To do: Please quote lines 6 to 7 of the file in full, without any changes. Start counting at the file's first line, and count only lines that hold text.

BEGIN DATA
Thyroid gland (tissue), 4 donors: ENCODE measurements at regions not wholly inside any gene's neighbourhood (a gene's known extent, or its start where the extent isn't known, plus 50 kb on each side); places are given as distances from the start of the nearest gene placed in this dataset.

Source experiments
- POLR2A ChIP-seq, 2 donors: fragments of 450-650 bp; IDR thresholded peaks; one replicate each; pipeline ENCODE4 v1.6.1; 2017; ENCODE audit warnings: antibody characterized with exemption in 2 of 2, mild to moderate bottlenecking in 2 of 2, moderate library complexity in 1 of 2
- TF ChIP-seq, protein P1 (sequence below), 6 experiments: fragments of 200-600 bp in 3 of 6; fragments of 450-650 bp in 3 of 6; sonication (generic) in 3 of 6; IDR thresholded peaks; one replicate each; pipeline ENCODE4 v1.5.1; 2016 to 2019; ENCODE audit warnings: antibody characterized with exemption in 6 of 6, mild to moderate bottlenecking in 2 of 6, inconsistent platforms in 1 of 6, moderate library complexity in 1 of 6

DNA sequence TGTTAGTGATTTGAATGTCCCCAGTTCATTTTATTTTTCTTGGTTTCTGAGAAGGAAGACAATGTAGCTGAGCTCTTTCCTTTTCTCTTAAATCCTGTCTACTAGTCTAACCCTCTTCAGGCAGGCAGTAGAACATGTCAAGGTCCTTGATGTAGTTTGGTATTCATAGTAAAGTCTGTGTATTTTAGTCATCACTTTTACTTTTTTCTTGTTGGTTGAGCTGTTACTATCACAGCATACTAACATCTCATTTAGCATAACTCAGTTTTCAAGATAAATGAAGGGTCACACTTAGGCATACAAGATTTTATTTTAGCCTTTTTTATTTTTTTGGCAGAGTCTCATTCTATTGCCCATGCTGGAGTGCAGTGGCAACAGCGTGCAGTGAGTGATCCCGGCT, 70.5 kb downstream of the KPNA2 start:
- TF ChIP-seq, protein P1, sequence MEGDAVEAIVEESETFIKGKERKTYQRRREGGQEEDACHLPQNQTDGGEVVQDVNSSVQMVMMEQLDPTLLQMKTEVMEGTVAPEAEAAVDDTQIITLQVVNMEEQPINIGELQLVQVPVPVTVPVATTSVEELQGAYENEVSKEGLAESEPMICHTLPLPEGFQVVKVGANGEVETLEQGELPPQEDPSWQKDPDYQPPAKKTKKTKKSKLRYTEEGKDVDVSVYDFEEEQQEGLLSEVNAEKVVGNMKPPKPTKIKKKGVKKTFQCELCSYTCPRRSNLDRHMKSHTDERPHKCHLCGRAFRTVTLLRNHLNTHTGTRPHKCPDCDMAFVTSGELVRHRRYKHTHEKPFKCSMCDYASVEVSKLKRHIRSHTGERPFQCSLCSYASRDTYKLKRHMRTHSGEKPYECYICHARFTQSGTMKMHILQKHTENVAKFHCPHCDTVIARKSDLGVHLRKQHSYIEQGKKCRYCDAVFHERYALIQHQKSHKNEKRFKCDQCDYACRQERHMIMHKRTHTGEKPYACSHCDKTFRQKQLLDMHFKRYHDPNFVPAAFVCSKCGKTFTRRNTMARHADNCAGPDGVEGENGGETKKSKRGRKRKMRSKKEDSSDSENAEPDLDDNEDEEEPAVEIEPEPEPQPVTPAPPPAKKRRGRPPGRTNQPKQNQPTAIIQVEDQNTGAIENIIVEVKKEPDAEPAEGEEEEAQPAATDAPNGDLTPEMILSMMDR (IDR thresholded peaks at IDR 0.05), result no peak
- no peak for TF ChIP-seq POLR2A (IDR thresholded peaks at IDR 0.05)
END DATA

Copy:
- TF ChIP-seq, protein P1, sequence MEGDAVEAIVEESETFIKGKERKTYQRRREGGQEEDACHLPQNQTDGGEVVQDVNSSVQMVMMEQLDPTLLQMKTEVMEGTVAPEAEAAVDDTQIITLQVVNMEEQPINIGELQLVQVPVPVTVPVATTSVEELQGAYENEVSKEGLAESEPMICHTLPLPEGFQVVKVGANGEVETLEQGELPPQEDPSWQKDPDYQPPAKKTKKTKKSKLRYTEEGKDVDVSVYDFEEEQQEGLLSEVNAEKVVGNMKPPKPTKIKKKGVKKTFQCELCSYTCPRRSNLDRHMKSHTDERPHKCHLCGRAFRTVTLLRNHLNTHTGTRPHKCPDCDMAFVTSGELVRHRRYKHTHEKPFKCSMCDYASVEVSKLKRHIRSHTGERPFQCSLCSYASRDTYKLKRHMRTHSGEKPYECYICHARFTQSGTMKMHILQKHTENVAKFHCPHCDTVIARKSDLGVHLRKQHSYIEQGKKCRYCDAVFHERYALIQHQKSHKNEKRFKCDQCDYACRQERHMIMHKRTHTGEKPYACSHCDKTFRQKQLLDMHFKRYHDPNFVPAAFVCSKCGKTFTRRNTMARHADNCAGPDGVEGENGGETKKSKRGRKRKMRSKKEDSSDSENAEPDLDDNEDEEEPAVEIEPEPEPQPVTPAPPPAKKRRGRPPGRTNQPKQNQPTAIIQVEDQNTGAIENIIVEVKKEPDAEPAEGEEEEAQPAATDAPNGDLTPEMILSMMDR (IDR thresholded peaks at IDR 0.05), result no peak
- no peak for TF ChIP-seq POLR2A (IDR thresholded peaks at IDR 0.05)